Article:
Just learned about Elizabeth Nyamwange from Byron, Illinois, who recently received a $10,000 grant as part of the MIT Solv[ED] Youth Innovation Challenge. Her invention (pictured above) is a solar-powered fingerprint scanner.
Nyamwagne’s idea is to help women in emerging nations use biometrics and blockchain software to create a digital proof of identity — helping them gain access to government services, have access to money, vote and participate in activities that require a national identity. The information collected by the scanner would be uploaded to a public server. Her elevator pitch is below.
“Approaching the climate crisis as a feminist is completely different than approaching the climate crisis without thinking about gender inequality,” Nyamwange told a virtual camp where her entry, and those of nine other finalists, were showcased. If you want to learn more about her, you should check out her website.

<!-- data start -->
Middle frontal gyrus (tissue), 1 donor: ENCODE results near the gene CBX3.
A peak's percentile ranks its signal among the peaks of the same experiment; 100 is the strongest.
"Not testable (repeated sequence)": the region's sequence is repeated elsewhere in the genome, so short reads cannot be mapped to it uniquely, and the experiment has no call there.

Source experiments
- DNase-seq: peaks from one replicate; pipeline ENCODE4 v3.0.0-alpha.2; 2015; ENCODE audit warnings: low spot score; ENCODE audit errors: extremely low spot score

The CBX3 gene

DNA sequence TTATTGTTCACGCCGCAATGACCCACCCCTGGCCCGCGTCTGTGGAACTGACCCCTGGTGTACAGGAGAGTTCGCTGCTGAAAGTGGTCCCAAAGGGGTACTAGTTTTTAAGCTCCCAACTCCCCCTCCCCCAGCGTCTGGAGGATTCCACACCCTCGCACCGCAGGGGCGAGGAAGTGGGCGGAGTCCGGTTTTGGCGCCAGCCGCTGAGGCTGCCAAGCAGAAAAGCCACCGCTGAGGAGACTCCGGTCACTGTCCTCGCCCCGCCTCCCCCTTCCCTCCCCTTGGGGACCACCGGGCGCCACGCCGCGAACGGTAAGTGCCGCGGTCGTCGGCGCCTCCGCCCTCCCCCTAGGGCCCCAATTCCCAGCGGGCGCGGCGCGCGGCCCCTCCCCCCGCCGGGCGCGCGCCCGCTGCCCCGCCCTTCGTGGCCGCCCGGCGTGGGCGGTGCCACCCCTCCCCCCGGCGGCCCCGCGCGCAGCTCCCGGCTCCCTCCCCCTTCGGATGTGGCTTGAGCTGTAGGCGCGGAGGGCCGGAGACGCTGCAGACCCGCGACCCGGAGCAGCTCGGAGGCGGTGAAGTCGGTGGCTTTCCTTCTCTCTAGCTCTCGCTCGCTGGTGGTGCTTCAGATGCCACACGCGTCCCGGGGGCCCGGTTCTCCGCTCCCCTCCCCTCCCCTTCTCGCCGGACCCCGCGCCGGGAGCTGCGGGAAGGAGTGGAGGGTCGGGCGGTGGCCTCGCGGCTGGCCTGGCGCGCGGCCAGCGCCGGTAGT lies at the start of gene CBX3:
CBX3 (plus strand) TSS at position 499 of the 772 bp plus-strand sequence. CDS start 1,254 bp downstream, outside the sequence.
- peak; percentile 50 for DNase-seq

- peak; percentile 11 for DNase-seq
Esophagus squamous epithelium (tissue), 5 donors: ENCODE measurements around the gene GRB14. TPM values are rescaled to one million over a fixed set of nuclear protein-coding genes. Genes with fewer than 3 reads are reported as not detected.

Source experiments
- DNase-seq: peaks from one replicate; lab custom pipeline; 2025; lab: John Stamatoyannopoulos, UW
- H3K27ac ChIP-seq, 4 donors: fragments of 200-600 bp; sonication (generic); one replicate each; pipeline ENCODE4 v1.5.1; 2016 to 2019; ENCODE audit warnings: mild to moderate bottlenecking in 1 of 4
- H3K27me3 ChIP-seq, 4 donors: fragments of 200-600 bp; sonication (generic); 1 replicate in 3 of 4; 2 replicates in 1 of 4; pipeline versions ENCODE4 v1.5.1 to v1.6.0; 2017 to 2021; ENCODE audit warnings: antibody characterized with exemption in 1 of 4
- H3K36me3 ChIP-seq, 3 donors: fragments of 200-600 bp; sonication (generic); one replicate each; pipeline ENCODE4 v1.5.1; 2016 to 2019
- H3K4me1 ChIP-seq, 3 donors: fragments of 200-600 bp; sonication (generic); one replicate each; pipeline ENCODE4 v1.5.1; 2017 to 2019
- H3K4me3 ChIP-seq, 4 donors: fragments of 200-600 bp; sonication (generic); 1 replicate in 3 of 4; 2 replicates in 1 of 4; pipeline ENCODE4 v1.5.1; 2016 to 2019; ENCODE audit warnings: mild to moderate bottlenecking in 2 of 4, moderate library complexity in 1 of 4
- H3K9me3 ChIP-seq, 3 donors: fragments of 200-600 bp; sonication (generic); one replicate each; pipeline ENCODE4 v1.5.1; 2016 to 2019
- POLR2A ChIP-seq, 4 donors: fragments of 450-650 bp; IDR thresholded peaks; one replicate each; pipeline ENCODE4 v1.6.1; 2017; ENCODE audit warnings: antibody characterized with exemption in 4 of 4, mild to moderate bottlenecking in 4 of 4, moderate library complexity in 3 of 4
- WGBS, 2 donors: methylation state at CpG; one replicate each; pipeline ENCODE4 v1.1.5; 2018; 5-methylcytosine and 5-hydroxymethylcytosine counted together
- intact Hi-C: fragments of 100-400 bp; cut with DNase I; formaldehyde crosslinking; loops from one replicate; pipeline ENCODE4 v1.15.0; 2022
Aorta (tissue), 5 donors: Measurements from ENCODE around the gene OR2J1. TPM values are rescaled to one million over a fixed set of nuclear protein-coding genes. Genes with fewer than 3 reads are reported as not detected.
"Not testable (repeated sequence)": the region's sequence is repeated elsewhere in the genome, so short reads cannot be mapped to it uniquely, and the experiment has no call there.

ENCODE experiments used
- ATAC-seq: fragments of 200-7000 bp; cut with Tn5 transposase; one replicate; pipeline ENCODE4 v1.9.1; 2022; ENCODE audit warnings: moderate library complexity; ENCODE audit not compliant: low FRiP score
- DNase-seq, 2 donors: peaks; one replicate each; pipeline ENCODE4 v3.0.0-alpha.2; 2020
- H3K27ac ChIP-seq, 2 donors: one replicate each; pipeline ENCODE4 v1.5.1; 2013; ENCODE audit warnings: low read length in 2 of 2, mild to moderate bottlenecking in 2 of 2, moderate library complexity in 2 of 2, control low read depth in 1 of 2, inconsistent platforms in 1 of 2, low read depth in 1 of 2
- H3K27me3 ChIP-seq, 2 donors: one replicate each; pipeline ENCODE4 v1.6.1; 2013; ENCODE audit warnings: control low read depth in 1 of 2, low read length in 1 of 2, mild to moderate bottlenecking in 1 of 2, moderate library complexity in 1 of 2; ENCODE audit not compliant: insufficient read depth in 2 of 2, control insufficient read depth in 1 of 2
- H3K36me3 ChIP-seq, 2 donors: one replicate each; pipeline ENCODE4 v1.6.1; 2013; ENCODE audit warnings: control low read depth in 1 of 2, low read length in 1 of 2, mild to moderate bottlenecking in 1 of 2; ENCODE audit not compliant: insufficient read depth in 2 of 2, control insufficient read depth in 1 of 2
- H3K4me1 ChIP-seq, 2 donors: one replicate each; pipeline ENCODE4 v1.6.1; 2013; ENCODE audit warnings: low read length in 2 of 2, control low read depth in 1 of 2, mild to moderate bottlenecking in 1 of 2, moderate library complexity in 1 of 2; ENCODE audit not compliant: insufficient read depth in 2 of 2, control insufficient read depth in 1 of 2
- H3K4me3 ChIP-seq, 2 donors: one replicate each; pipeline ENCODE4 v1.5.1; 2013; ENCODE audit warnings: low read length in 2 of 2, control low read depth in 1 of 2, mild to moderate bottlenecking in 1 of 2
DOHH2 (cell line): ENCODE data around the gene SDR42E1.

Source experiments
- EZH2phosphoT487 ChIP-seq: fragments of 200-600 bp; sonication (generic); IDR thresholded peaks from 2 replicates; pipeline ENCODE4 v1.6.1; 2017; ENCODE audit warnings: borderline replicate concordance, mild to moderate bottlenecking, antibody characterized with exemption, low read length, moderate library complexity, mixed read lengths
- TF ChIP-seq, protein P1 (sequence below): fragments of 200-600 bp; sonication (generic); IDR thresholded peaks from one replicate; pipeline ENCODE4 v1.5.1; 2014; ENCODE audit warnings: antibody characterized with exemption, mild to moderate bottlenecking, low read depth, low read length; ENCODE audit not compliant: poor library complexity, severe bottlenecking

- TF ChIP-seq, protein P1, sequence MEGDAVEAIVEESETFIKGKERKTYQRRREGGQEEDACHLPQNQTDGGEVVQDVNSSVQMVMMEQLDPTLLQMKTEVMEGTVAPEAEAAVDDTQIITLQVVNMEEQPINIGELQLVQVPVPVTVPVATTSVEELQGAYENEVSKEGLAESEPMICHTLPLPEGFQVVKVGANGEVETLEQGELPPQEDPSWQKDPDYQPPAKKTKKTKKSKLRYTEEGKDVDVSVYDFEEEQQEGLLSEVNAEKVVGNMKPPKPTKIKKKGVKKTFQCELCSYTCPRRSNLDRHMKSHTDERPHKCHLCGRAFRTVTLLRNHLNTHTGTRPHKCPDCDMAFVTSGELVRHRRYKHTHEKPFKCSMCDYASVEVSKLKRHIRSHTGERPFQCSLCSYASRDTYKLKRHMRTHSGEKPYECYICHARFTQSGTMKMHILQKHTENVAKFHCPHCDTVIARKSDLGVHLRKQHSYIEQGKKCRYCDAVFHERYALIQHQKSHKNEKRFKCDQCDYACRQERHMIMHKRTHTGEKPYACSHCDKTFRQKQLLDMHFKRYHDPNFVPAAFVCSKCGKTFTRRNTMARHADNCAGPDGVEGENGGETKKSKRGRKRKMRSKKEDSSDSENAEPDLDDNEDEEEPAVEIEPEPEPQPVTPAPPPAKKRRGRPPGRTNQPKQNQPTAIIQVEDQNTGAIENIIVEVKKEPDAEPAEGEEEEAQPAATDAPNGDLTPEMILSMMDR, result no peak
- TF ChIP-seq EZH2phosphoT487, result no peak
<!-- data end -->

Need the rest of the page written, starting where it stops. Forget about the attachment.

Those of us lucky enough to live in countries like the United States are generally ignorant of the challenges faced by women in low-income countries. According to stats from the World Bank ID4D Project, 1 in 2 women in these locations don’t have verified proof of identity — more than 1 billion overall. That’s pretty staggering, and it’s a huge human rights issue.
HP Inc. allied with the MIT on the Girls Save the World Program. More than 800 girls and girl-led teams applied for the latest challenge. Girls from 13 to 18 years of age were eligible; Elizabeth Nyamwange is 16 years old. Information about the other nine finalists is at this link.